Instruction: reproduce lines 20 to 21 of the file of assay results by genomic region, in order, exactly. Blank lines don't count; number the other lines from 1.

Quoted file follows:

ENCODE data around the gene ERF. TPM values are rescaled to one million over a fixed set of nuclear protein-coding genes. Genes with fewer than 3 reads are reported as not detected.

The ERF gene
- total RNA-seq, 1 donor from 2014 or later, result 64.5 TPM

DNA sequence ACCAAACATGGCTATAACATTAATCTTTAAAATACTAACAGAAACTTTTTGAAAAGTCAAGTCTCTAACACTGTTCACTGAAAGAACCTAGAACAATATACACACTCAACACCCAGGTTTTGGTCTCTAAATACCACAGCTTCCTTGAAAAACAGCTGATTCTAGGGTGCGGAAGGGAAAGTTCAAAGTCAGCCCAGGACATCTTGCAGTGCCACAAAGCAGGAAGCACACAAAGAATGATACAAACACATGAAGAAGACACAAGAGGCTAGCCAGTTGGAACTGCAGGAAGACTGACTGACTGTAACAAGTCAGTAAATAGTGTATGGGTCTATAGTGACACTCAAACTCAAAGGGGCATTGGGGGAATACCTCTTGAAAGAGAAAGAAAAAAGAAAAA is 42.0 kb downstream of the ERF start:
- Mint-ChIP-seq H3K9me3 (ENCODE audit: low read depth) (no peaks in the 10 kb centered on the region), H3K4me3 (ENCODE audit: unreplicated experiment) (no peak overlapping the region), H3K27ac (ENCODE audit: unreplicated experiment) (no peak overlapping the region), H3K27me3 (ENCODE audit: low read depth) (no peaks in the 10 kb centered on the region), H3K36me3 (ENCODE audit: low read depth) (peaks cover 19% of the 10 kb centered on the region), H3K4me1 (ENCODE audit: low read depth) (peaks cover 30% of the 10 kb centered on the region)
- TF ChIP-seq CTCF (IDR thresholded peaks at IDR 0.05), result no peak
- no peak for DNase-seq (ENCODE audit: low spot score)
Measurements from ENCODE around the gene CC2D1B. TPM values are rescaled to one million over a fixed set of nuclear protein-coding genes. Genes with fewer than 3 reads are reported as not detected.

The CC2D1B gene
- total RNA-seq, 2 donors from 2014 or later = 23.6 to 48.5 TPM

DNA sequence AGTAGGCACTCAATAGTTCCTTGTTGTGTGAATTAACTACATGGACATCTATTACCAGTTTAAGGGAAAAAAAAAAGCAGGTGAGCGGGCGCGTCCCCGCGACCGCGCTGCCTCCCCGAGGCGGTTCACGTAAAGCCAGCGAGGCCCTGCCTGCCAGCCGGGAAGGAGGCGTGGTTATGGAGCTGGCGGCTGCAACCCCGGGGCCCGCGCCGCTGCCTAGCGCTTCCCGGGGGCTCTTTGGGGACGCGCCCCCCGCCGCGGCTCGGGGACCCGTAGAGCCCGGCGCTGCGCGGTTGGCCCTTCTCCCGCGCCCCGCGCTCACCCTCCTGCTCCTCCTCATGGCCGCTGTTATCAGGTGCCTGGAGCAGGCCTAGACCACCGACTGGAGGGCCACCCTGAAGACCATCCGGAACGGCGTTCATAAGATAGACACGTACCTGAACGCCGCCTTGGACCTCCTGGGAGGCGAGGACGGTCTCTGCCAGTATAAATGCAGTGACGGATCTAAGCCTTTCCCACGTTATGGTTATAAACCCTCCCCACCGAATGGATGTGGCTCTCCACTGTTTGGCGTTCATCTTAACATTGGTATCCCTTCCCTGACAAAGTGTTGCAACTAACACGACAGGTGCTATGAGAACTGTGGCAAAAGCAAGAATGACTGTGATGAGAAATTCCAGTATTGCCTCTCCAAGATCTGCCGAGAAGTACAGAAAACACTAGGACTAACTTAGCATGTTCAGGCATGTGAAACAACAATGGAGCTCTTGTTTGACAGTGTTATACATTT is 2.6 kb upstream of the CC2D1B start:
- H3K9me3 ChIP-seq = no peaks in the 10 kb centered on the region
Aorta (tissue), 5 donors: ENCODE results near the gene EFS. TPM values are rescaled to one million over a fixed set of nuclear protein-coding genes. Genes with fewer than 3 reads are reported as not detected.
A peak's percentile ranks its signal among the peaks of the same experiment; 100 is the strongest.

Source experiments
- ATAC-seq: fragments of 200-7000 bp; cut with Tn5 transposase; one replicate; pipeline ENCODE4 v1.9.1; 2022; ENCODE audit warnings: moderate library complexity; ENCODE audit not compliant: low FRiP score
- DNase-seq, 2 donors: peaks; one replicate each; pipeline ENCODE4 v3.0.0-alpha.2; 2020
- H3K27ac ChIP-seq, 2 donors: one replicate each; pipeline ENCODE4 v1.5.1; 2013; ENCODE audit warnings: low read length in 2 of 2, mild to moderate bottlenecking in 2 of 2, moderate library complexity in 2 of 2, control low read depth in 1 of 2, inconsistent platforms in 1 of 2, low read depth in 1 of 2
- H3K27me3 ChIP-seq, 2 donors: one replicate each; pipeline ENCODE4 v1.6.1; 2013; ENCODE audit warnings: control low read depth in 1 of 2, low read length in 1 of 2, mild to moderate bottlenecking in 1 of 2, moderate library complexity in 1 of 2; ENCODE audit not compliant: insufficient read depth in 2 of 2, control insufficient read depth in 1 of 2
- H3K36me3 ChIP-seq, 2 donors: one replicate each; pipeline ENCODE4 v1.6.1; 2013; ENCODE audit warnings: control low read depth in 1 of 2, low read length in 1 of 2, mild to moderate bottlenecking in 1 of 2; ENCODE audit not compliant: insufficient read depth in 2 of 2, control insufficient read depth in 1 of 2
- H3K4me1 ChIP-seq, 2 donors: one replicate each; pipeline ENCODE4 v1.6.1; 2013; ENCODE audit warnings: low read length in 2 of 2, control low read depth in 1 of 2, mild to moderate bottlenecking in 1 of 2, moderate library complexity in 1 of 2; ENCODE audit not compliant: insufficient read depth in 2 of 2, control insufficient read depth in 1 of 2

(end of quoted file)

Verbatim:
- H3K36me3 ChIP-seq, 2 donors: one replicate each; pipeline ENCODE4 v1.6.1; 2013; ENCODE audit warnings: control low read depth in 1 of 2, low read length in 1 of 2, mild to moderate bottlenecking in 1 of 2; ENCODE audit not compliant: insufficient read depth in 2 of 2, control insufficient read depth in 1 of 2
- H3K4me1 ChIP-seq, 2 donors: one replicate each; pipeline ENCODE4 v1.6.1; 2013; ENCODE audit warnings: low read length in 2 of 2, control low read depth in 1 of 2, mild to moderate bottlenecking in 1 of 2, moderate library complexity in 1 of 2; ENCODE audit not compliant: insufficient read depth in 2 of 2, control insufficient read depth in 1 of 2